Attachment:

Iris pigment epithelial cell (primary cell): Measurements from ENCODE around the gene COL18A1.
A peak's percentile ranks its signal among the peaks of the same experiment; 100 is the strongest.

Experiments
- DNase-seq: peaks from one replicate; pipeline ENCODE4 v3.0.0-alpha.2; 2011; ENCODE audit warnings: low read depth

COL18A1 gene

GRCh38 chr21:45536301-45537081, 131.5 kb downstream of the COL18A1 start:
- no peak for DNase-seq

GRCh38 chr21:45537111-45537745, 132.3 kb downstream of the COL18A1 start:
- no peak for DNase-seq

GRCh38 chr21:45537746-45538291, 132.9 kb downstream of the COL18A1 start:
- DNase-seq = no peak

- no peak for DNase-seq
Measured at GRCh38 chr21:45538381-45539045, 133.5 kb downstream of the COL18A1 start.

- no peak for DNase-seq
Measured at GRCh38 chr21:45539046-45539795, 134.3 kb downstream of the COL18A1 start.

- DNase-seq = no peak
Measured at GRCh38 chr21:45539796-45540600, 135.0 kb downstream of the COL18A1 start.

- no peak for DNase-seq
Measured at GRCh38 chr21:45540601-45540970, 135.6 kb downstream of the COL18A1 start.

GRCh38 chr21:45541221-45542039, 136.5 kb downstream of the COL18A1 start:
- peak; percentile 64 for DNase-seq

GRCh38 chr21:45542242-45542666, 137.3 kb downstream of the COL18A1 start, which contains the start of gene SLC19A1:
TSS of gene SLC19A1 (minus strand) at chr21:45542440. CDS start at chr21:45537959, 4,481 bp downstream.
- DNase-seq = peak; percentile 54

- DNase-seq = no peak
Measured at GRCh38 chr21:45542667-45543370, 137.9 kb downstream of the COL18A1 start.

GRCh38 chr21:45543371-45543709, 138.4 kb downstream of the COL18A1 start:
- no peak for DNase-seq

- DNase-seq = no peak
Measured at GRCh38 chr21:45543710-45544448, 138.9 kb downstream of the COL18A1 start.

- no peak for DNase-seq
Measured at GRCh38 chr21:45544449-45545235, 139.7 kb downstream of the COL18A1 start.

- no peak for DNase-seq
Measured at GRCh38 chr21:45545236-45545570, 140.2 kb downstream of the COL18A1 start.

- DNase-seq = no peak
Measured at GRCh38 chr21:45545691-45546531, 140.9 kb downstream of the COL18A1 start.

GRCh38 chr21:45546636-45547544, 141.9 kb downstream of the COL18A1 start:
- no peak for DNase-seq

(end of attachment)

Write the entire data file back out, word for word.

Iris pigment epithelial cell (primary cell): Measurements from ENCODE around the gene COL18A1.
A peak's percentile ranks its signal among the peaks of the same experiment; 100 is the strongest.

Experiments
- DNase-seq: peaks from one replicate; pipeline ENCODE4 v3.0.0-alpha.2; 2011; ENCODE audit warnings: low read depth

COL18A1 gene

GRCh38 chr21:45536301-45537081, 131.5 kb downstream of the COL18A1 start:
- no peak for DNase-seq

GRCh38 chr21:45537111-45537745, 132.3 kb downstream of the COL18A1 start:
- no peak for DNase-seq

GRCh38 chr21:45537746-45538291, 132.9 kb downstream of the COL18A1 start:
- DNase-seq = no peak

- no peak for DNase-seq
Measured at GRCh38 chr21:45538381-45539045, 133.5 kb downstream of the COL18A1 start.

- no peak for DNase-seq
Measured at GRCh38 chr21:45539046-45539795, 134.3 kb downstream of the COL18A1 start.

- DNase-seq = no peak
Measured at GRCh38 chr21:45539796-45540600, 135.0 kb downstream of the COL18A1 start.

- no peak for DNase-seq
Measured at GRCh38 chr21:45540601-45540970, 135.6 kb downstream of the COL18A1 start.

GRCh38 chr21:45541221-45542039, 136.5 kb downstream of the COL18A1 start:
- peak; percentile 64 for DNase-seq

GRCh38 chr21:45542242-45542666, 137.3 kb downstream of the COL18A1 start, which contains the start of gene SLC19A1:
TSS of gene SLC19A1 (minus strand) at chr21:45542440. CDS start at chr21:45537959, 4,481 bp downstream.
- DNase-seq = peak; percentile 54

- DNase-seq = no peak
Measured at GRCh38 chr21:45542667-45543370, 137.9 kb downstream of the COL18A1 start.

GRCh38 chr21:45543371-45543709, 138.4 kb downstream of the COL18A1 start:
- no peak for DNase-seq

- DNase-seq = no peak
Measured at GRCh38 chr21:45543710-45544448, 138.9 kb downstream of the COL18A1 start.

- no peak for DNase-seq
Measured at GRCh38 chr21:45544449-45545235, 139.7 kb downstream of the COL18A1 start.

- no peak for DNase-seq
Measured at GRCh38 chr21:45545236-45545570, 140.2 kb downstream of the COL18A1 start.

- DNase-seq = no peak
Measured at GRCh38 chr21:45545691-45546531, 140.9 kb downstream of the COL18A1 start.

GRCh38 chr21:45546636-45547544, 141.9 kb downstream of the COL18A1 start:
- no peak for DNase-seq